Sunday, May 1, 2016
Asthma is an increasingly common inflammatory disease of the airways that affects over 300 million people worldwide. While asthma isn’t curable, it can be effectively managed with the right treatment. In a bid to increase awareness of the disease and treatment, the Global Initiative for Asthma (GINA) organises a World Asthma Day on the first Tuesday of May each year – with this year being held on Tuesday, 3rd May.
In the lead up to World Asthma Day, we want to take a look at how asthma can be prevented, in some cases, and effectively kept under control.
Whilst there is evidence that asthma can be hereditary, it isn’t in all cases. Naturally, those with a family history may be more susceptible to developing asthma, but it is, in fact, environmental factor and lifestyle choices that are having a greater effect on the increase of this disease.
But the good news is that in many instances, these lifestyle choices are things within our control and making some changes can reduce the triggers of asthma, and even prevent it in the first place. Some of these triggers can include:
If you recognise the triggers for your asthma, whether it’s your exercise routine or where you live, you can help to exclude these triggers and better manage your asthma overall.
Many asthma sufferers are also allergy sufferers and the intrinsic link between these conditions shouldn’t be disregarded. If you are allergic to pollen, animal fur or any air pollutant, this will have an effect on triggering your asthma, as your immune system will be sensitive to the allergens and as a result can set off an asthma attack.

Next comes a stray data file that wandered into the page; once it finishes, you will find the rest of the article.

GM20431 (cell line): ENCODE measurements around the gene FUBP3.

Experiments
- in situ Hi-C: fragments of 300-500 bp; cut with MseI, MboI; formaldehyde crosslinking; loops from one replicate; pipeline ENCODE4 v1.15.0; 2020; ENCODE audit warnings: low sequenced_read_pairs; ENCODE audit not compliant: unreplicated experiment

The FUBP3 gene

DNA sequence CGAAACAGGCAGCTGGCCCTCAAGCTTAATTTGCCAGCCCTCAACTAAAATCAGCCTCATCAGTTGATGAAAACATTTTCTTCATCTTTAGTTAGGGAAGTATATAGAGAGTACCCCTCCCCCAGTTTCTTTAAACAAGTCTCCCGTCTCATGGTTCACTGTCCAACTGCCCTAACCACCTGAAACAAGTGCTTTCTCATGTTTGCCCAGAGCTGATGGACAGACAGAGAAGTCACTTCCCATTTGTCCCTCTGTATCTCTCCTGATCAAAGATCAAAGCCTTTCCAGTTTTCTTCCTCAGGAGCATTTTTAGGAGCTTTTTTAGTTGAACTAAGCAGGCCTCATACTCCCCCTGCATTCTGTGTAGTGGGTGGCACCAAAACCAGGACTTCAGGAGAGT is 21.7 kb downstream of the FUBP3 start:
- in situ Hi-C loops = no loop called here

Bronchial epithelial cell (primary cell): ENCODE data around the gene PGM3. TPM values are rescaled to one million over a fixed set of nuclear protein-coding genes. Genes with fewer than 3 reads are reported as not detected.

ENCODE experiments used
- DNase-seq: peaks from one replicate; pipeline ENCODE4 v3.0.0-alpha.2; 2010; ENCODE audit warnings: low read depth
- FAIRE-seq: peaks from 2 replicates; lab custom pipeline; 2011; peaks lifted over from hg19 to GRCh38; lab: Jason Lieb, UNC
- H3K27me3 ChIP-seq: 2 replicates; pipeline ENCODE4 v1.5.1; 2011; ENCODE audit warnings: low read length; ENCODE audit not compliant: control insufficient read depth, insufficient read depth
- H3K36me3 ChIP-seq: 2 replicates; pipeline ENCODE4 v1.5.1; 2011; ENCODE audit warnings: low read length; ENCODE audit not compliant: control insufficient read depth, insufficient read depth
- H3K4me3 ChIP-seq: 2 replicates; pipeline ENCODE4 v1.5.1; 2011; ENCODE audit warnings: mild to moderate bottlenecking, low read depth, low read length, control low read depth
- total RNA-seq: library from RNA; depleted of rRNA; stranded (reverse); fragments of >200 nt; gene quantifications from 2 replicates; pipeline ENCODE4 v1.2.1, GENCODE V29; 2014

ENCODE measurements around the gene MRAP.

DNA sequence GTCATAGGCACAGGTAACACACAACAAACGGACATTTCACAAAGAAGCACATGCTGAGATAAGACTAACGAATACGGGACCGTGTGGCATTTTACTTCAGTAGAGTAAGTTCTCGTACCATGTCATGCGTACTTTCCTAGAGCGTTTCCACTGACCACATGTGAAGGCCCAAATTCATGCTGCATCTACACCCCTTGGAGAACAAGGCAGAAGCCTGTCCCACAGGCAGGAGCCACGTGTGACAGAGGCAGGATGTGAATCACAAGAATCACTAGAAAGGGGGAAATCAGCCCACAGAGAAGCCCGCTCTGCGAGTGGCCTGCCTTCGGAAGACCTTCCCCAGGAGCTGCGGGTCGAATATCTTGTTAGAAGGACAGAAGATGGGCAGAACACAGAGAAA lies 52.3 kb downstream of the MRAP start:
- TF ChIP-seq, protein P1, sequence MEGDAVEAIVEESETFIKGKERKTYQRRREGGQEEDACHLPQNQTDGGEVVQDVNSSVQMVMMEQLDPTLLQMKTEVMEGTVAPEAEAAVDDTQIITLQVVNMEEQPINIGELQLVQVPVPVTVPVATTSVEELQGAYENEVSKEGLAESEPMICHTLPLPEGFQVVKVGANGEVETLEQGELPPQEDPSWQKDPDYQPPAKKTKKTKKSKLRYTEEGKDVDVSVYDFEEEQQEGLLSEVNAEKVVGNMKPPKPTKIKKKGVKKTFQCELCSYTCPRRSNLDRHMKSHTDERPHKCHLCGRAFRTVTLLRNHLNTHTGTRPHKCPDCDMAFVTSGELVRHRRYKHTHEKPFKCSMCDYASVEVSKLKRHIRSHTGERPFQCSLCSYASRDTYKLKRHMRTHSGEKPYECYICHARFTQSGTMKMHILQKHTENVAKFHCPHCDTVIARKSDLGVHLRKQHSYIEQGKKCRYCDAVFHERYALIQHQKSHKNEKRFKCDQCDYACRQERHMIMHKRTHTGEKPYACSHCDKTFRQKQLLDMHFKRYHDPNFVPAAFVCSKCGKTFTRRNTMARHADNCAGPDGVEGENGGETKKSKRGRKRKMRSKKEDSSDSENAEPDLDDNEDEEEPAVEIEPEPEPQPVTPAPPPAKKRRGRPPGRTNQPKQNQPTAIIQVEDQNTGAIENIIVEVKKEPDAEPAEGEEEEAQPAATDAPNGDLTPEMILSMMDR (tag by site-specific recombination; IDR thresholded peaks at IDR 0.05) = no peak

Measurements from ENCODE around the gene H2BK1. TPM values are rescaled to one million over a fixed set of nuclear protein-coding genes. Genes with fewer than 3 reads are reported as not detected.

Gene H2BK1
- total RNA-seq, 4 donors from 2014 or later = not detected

Being aware of potential allergens can be the key to controlling your asthma. If you find that your asthma is being triggered by heavy pollen or other air pollutants, the best cause is to treat the allergy and this, in turn, will help with your asthma control.
As with any disease, catching the onset of asthma early and seeking the right medication can help to control the disease and prevent it from worsening. This can also include taking certain lifestyle measures to reduce the chances of developing asthma.
If you’re a smoker, now is the time to give up, as you have a higher chance of developing asthma. The smoke acts as an irritant in the lungs and can trigger an attack in asthma sufferers, but also reduce the lung capability too.
Doing regular exercise gives your lungs a workout and feeds more oxygen into your system. But naturally, you need to find an activity that suits you – regular swimming, cycling, running and even walking will help keep you and your lungs healthier.
In order for your body to stay healthy, it’s important to eat a healthy, well-balanced diet. Taking in plenty of fresh fruit and vegetables will not only help to keep your weight down but will give you all the vitamins, minerals and nutrients you need.
For many asthma sufferers, cold weather and the respiratory-related illnesses that come with it can cause the onset of asthma, so making sure you have an annual flu jab and a one-off pneumonia injection will help reduce your chances of these illnesses.
If you’ve been prescribed asthmatic medication, make sure you take it as directed by your doctor and have regular check-ups. Preventative inhalers are used to reduce the inflammation while reliever inhalers relax and open the airways.
Overall, by leading a healthier lifestyle and making the right choices, such as a balanced diet, regular exercise and quitting smoking, you can have a dramatic effect on the control and management of asthma. Plus, recognising the early stages of asthma in both adults and children, such as shortness of breath, wheezing, tightness in the chest and a chronic cough, can all help with reducing the onset of asthma and keeping it under control.
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